- Why the old assumptions about airline flight search can harm sales
- Learn how user search data shifts the paradigm
- User search data = a better customer experience
Unfortunately, today’s airline customers are more dynamic than the airline industry gives them credit for. It used to be the case that potential customers would arrive on an airline’s site with a clear goal, neatly framed by a set of hard and fast parameters: January 1st, Miami to New York City, Economy Class. It was a simple, iterative pattern for online flight search that worked well for everyone.
But that is no longer the case. That quick and dirty search concept no longer accurately captures what a growing number of airline customers are actually looking for. Today, an increasing number of customers are arriving on an airline’s website with just one or two of the traditional parameters – not all of them – and looking for suggestions from the airline to fill in the blanks.
But because this new behavior doesn’t fit the traditional mold, airlines who stubbornly hold to that mold are missing out. They are not only losing sales, they are also driving these customers to a competitor who is willing and able to adapt.
But how to shift the paradigm? Simple. Airlines can leverage user search data to gain insight into what the customer is looking for. That way, when it comes time to fill in the blanks for them, the airline is in a position to make a predictive offer based on empirical knowledge of what the customer is looking for – even if the customer doesn’t yet know.
The traditional method of flight search works well for airlines because it fits with how they conceptualize their business. The customer narrows down the choices to a single possible flight and then the airline provides a quote.
But today’s airline customers, who are generally more familiar with search – especially millennials – don’t always think this way. These customers see nothing wrong with arriving on an airline’s site and saying “I have $250 to go somewhere. Make me an offer.”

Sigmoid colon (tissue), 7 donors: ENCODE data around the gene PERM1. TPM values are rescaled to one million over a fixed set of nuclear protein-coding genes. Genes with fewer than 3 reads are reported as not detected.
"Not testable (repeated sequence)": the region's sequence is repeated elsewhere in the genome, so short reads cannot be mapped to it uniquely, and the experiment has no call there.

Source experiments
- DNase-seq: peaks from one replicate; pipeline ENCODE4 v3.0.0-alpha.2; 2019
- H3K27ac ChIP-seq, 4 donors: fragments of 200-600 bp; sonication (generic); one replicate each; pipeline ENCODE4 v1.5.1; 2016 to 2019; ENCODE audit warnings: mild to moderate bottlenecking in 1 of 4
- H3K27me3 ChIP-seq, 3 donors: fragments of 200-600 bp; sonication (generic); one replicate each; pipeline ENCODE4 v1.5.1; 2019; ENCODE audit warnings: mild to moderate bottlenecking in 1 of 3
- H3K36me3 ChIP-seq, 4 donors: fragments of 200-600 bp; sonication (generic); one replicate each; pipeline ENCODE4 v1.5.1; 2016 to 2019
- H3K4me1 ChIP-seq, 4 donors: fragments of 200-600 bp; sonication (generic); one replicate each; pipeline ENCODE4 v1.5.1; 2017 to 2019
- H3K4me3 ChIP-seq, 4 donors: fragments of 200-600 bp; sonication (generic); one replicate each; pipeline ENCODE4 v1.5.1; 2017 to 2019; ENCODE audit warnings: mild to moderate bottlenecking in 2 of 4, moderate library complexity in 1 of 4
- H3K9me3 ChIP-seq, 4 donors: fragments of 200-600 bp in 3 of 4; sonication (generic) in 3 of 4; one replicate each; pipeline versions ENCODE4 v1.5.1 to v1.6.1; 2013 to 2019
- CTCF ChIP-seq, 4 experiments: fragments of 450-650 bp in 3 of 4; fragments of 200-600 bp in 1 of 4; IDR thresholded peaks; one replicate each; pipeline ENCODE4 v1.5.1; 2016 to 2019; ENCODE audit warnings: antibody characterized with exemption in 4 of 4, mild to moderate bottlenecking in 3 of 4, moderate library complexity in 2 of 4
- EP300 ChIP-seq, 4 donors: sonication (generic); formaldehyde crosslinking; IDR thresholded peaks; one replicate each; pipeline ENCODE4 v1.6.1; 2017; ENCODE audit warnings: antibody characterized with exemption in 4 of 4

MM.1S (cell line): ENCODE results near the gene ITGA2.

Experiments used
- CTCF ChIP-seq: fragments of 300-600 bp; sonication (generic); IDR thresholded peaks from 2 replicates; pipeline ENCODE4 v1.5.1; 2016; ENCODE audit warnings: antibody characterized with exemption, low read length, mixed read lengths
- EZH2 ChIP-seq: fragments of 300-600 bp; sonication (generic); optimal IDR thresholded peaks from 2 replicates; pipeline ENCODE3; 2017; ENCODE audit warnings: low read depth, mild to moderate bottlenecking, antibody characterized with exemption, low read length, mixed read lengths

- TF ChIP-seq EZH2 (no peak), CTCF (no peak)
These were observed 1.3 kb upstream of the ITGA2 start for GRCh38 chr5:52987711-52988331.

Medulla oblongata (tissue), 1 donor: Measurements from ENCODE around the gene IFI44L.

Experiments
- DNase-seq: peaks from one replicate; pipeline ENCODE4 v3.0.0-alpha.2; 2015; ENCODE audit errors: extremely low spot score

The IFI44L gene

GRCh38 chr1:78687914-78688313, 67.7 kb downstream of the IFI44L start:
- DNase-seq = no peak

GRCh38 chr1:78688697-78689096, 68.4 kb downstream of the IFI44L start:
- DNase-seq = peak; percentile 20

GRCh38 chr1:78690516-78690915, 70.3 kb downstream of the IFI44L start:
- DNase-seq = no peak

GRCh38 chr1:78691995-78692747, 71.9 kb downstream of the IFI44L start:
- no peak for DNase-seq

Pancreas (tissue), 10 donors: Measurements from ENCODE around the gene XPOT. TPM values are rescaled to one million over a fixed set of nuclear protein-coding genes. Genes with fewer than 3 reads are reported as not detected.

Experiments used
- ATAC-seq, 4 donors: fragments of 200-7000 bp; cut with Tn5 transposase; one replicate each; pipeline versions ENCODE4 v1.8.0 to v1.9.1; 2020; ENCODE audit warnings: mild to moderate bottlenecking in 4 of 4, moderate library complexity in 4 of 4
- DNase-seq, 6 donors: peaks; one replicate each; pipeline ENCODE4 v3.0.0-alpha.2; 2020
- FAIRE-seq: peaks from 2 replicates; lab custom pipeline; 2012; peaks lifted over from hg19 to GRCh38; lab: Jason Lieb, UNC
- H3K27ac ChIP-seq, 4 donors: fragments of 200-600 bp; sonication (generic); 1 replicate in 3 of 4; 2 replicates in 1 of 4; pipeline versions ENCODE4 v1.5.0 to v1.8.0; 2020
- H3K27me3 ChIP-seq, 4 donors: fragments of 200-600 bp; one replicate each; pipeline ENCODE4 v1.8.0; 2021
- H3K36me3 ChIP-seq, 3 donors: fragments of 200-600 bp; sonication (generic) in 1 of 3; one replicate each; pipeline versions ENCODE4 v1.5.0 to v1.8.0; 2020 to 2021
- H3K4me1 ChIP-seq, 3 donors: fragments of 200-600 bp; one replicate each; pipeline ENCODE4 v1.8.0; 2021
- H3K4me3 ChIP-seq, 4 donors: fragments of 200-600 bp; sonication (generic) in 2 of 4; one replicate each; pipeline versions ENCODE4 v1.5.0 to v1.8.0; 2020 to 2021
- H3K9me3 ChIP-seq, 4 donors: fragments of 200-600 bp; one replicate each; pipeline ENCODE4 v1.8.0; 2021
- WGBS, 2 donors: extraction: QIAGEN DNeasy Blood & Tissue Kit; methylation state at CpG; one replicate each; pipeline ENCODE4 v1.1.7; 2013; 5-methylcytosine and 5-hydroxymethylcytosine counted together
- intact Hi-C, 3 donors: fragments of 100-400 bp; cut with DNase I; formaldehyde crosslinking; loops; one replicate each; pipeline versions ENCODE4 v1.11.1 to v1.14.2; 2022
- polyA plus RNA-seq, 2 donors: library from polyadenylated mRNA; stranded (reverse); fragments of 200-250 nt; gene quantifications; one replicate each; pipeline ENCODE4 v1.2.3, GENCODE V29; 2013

In other words, they will be able to see that one customer recently viewed online content about museums, while another customer with the same request recently searched for camping equipment. To the first they will increase the likelihood of a sale by suggesting a culture destination such as NYC, while offering the latter a deal to a place like Denver, where there are plenty of outdoor activities.
And airlines without user search data? At best, they can throw out a random place and hope to get lucky. At worst, they won’t have any way to handle such a request because it lacks so many of the traditional parameters, and will send the customer on to a competitor.
Leveraging user search data to supplement searches that don’t have all the traditional elements puts the ball in the customer’s court. Instead of having an airline dictate what needs to be there before a purchase can be made, there is now a conversation between the customer and the airline about what the customer wants and what the airline can provide.
This opens the search world up to many new possibilities, based on a mutual understanding. Shifting the paradigm in this way results not only in more sales, but also an excellent customer experience to help airlines earn brand-loyal customers, dramatically increasing the lifetime value of those customers.